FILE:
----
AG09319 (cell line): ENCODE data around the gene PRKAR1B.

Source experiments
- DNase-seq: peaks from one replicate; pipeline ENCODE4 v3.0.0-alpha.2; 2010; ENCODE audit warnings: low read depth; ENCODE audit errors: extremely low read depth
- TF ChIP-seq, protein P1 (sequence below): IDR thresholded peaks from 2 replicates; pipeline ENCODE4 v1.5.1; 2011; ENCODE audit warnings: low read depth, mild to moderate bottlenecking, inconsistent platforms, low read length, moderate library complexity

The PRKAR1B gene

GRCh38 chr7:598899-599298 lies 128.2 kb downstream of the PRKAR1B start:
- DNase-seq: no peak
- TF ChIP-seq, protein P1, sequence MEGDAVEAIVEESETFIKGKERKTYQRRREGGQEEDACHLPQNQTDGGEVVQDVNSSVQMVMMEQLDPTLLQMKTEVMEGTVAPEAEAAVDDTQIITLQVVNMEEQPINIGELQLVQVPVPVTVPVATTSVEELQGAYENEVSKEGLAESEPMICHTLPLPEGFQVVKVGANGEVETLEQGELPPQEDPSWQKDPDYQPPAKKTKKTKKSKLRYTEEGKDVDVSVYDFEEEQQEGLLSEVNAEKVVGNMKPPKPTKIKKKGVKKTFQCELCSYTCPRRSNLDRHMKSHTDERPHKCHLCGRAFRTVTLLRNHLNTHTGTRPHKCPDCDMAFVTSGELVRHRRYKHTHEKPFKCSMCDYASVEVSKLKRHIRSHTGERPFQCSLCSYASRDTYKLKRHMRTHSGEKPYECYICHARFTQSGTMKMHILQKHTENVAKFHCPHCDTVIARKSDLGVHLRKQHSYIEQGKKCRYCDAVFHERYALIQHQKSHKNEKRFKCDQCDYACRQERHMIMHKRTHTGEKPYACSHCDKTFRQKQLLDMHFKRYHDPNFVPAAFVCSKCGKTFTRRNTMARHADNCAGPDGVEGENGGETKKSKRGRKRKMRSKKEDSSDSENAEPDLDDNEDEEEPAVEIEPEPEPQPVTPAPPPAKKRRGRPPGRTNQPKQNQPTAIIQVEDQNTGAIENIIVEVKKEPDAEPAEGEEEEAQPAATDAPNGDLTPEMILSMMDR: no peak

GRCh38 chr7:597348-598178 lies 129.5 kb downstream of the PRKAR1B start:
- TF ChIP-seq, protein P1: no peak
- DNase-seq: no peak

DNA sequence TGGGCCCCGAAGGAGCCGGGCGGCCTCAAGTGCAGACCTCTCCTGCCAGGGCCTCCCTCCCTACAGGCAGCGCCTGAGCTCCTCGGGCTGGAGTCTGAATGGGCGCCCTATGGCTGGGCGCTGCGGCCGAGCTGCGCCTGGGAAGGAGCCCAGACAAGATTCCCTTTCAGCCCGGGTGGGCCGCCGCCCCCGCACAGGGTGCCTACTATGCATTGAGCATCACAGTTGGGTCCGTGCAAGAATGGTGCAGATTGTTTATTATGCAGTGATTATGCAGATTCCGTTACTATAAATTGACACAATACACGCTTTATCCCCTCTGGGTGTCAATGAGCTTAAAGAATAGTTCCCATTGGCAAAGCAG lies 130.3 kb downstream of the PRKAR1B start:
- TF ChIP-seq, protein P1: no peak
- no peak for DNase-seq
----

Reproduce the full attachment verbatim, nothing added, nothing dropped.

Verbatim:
AG09319 (cell line): ENCODE data around the gene PRKAR1B.

Source experiments
- DNase-seq: peaks from one replicate; pipeline ENCODE4 v3.0.0-alpha.2; 2010; ENCODE audit warnings: low read depth; ENCODE audit errors: extremely low read depth
- TF ChIP-seq, protein P1 (sequence below): IDR thresholded peaks from 2 replicates; pipeline ENCODE4 v1.5.1; 2011; ENCODE audit warnings: low read depth, mild to moderate bottlenecking, inconsistent platforms, low read length, moderate library complexity

The PRKAR1B gene

GRCh38 chr7:598899-599298 lies 128.2 kb downstream of the PRKAR1B start:
- DNase-seq: no peak
- TF ChIP-seq, protein P1, sequence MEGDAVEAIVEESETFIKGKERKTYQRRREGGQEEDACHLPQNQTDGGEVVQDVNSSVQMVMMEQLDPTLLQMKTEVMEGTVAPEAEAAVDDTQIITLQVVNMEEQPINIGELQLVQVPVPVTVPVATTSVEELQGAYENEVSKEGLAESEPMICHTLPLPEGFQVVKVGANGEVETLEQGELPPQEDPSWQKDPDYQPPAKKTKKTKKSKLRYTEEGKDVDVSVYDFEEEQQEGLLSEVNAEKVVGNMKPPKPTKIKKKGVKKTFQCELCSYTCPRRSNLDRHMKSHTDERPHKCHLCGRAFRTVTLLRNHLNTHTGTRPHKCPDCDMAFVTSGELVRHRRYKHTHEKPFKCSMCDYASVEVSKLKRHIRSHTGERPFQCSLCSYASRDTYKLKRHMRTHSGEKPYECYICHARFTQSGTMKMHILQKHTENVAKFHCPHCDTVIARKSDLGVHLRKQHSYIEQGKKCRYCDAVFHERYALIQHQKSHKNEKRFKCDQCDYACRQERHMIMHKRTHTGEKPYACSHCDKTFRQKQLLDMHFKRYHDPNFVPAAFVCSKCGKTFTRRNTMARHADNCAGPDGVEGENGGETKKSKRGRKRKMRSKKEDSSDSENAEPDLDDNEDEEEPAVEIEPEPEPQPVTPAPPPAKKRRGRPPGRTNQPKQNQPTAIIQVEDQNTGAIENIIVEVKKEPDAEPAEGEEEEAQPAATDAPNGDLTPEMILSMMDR: no peak

GRCh38 chr7:597348-598178 lies 129.5 kb downstream of the PRKAR1B start:
- TF ChIP-seq, protein P1: no peak
- DNase-seq: no peak

DNA sequence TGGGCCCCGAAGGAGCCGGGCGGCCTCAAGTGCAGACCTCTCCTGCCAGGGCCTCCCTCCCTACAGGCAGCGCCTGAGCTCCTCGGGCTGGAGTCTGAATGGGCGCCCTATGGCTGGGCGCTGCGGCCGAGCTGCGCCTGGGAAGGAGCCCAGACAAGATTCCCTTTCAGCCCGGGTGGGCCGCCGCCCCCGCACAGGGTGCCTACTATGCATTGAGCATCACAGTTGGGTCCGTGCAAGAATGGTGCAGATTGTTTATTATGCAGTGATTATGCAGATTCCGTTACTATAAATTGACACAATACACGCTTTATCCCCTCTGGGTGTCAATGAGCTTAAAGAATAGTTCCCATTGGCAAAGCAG lies 130.3 kb downstream of the PRKAR1B start:
- TF ChIP-seq, protein P1: no peak
- no peak for DNase-seq